As a person who reads, I consciously try not to get atop altitudinous horses and tell people that they ‘should’ read. Truly nobody really ‘should’ read; some people must read, because it’s, like, required for their job or something, but nobody really should just feel compelled to read thick novels just because reading thick novels is ostensibly eo ipso good, I feel. But, as person who reads but doesn’t like to tell other people to, I feel like I could earnestly tell someone who doesn’t read that they should read bearparade.com, because I would feel like I’m telling them to do something that’ll result in genuine enjoyment, not telling them to do something that’ll result in ‘enjoyment from fulfilling societal pressures to read oddslot because reading supposedly means you’re an intelligent, artsy, cultured person.’ (It’s a huge, commonly held fallacy that reading is just automatically always a good thing. Like, “I should read The Great Gatsby because reading The Great Gatsby is intrinsically good.” No. Don’t ever read just because you ‘feel like you should read more,’ ever.)

Noah Cicero’s “Nosferatu” is a bear in the aforementioned parade of bears. I’ve decided to write about “Nosferatu” first in my series of posts about bears’ parading because my house is having a ‘vampire party’ this weekend and vampires currently feel relevant to me.

“In a city that does not require a name.

The city has a McDonalds, Wal-Mart, several municipal parks, sewage, city-water, garbage men, coffee shops, several colleges, coffee shops, and even some poets. The city has obese women who sweat when it is hot outside, it has men who think their haircut is more important than commerce, and it has cats who shit in litter boxes and never know the touch of grass on their paws.

This is where Nosferatu walks. “

‘Relevance’ is really important for writing online—that’s one thing I’ve been figuring out, by reading / writing online.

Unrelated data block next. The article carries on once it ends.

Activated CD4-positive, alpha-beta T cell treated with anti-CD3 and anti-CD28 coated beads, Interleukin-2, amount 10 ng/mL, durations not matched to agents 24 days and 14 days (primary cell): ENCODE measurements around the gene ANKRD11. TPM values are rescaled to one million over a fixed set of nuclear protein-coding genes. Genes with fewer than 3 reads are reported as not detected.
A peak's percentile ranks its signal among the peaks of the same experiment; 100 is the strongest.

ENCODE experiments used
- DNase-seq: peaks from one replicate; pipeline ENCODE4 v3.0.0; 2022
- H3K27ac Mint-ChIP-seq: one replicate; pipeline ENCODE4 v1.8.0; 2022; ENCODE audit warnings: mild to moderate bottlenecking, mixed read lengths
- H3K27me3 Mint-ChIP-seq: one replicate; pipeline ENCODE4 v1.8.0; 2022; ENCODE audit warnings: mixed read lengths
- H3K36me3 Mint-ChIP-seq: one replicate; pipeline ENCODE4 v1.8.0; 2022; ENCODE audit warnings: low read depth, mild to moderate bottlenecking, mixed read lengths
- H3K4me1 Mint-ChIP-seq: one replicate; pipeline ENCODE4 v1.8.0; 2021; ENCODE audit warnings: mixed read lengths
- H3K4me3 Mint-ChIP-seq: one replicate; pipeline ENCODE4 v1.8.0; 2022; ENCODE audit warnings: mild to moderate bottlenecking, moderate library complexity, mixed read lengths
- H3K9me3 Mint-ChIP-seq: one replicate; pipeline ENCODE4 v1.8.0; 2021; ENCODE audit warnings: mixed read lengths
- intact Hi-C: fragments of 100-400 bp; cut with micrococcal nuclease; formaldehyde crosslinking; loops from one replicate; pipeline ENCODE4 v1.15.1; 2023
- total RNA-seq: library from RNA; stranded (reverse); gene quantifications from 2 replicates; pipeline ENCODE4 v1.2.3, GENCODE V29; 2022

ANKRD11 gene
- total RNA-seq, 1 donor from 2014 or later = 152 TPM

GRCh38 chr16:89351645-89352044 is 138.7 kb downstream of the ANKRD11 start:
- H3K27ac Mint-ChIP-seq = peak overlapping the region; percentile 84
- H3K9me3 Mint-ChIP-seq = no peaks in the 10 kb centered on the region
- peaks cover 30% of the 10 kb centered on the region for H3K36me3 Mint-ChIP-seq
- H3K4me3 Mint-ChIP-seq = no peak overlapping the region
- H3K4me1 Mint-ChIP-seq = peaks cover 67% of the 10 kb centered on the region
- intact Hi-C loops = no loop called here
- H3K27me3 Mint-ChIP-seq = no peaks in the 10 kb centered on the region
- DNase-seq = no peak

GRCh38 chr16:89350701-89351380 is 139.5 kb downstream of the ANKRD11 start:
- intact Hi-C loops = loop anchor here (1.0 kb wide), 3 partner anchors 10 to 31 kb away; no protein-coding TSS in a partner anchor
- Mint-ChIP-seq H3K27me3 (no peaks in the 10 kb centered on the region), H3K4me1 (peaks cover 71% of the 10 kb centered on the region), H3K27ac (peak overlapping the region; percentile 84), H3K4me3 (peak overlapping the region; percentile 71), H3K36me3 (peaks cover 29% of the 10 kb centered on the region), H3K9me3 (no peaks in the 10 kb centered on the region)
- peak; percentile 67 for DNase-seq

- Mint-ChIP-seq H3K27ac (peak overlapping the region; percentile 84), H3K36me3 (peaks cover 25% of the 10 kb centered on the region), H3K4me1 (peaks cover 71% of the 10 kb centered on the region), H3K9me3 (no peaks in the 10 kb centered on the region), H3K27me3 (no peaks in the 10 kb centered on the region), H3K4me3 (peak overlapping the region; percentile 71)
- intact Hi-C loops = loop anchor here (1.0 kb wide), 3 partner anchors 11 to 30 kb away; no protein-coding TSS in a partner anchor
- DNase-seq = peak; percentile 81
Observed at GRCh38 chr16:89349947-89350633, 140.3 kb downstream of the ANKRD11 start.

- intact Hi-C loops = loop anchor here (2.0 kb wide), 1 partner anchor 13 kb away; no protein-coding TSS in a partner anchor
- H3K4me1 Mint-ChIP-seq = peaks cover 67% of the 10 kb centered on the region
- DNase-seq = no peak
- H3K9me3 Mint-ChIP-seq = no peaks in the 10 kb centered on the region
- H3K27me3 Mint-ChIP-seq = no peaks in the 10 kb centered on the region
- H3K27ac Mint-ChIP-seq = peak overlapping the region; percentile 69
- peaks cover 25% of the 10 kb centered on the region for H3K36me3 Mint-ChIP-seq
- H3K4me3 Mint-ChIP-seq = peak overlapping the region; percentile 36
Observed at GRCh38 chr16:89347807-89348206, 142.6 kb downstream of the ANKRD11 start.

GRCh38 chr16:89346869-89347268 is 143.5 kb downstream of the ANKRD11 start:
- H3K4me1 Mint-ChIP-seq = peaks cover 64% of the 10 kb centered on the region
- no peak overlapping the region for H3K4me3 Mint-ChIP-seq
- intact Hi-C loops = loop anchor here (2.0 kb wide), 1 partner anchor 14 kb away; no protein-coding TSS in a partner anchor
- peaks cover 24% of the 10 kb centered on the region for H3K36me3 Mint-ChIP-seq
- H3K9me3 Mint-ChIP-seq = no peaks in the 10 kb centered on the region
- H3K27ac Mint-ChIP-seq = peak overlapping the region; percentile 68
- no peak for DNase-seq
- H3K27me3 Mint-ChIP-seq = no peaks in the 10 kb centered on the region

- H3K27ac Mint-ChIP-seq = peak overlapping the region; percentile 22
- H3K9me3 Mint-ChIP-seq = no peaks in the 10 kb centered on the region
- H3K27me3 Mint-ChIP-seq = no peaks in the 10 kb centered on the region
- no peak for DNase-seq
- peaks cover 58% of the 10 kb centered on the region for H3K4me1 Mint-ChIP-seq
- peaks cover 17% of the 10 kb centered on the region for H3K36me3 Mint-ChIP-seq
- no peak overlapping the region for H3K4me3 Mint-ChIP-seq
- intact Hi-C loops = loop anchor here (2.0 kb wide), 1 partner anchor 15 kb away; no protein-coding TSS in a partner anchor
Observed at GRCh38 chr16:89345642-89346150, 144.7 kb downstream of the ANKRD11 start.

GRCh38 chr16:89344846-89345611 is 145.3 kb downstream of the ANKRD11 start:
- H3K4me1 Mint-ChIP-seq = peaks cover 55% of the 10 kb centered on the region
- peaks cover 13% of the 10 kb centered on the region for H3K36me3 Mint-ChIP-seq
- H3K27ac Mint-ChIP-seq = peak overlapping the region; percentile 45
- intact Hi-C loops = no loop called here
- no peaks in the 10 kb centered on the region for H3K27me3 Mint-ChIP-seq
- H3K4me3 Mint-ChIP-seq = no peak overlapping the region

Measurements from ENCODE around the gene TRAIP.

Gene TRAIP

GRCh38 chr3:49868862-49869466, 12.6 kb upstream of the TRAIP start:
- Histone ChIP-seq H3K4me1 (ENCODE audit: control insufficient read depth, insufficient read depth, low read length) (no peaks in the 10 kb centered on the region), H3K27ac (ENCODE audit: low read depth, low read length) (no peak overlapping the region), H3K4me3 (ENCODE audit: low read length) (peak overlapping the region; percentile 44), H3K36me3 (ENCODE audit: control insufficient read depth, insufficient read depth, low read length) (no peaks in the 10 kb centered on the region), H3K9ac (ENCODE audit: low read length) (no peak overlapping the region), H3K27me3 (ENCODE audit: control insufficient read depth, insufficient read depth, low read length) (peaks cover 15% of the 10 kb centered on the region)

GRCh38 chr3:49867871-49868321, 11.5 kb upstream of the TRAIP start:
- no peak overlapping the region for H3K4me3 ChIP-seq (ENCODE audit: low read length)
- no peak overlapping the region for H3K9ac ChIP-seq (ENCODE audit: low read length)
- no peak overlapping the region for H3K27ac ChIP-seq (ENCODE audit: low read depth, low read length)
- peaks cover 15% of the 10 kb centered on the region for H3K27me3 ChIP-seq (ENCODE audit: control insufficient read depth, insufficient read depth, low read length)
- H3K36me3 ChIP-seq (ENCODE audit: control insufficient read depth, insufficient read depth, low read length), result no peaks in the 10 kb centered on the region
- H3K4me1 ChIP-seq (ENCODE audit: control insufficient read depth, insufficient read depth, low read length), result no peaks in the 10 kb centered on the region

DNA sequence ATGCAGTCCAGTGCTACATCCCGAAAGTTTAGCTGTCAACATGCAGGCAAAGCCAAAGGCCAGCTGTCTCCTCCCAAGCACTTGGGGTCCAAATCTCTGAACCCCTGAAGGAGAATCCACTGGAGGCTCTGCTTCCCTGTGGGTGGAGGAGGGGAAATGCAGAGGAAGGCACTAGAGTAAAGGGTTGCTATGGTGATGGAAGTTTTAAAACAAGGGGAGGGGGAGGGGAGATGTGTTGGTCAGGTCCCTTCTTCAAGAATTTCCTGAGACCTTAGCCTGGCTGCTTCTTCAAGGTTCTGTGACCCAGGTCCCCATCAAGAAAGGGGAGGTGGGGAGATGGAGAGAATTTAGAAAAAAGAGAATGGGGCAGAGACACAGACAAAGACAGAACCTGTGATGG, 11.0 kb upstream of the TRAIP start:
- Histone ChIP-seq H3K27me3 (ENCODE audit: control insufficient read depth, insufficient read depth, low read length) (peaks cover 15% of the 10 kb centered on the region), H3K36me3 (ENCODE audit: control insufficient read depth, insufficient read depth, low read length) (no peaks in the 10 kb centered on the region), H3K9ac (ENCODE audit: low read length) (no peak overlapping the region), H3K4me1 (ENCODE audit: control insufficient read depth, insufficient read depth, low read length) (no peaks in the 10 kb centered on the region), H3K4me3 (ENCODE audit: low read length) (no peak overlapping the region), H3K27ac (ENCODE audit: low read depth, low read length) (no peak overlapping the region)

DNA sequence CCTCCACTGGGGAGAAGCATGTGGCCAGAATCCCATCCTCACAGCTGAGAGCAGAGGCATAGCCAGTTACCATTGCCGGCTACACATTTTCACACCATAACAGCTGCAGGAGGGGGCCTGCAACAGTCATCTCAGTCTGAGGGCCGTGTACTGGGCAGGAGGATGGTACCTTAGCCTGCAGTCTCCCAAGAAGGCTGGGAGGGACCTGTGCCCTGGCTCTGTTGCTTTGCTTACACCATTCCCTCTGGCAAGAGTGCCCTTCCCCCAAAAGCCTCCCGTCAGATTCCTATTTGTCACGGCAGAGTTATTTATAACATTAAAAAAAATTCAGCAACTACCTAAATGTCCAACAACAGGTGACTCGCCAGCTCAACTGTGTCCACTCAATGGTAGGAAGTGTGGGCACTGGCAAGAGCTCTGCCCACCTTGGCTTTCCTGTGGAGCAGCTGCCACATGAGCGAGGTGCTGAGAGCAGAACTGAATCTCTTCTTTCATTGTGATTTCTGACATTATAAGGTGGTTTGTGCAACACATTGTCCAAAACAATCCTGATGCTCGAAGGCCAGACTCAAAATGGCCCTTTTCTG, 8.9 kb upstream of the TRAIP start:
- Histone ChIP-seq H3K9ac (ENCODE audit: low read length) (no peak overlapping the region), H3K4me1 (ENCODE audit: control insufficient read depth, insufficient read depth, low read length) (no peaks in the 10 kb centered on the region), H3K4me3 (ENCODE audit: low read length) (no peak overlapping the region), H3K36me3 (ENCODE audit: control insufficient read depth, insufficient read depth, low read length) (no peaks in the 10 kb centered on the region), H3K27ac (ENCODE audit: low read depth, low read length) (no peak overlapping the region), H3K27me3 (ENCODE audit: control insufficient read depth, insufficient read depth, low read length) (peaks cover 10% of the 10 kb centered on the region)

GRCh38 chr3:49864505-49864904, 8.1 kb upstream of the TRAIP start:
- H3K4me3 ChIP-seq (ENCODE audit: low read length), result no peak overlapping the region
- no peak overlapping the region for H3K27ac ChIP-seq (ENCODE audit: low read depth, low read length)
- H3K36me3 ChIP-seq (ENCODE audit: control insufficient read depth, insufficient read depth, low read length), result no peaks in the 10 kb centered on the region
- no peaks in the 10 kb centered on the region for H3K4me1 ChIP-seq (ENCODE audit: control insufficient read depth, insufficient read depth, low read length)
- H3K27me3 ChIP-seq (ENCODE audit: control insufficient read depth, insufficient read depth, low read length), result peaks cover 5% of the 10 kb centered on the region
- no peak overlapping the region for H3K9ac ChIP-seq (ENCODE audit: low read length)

I posted the first page of “Nosferatu” to my house’s vampire party’s Facebook wall, in relevance. Posting “Nosferatu” to a party wall seems like a good example of how I feel bears’ parading is suitable for people who maybe don’t like to read. I would never post, like, a James Joyce excerpt to a party wall. But “Nosferatu” seemed somehow suitable. I would never post, like, an excerpt from Bram Stoker’s Dracula to a party wall.

The writing on bearparade.com is like that friend whom you feel comfortable bringing to a party because she’s cool and can handle herself and won’t embarrass you, whereas ‘serious literature’ is like that friend you feel uncomfortable partying with because, although he’s your good friend and you really like him, he can only handle himself in a few limited social contexts and situations, which is fine, but parties aren’t included in his relatively small social ‘comfort zone.’

I.e.: James Joyce is the awkward guy w/ whom I can’t party, Noah Cicero is the guy who maybe would be too cool to party w/ me.

“Nosferatu’s” word length is probably in the ‘short-story’ range, but the way it’s spaced out—it has a weird style that utilizes very short paragraphs that have like only one or two sentences each—and its presence on the internet instead of on cut-down trees makes me want to arbitrarily call it a ‘novella.’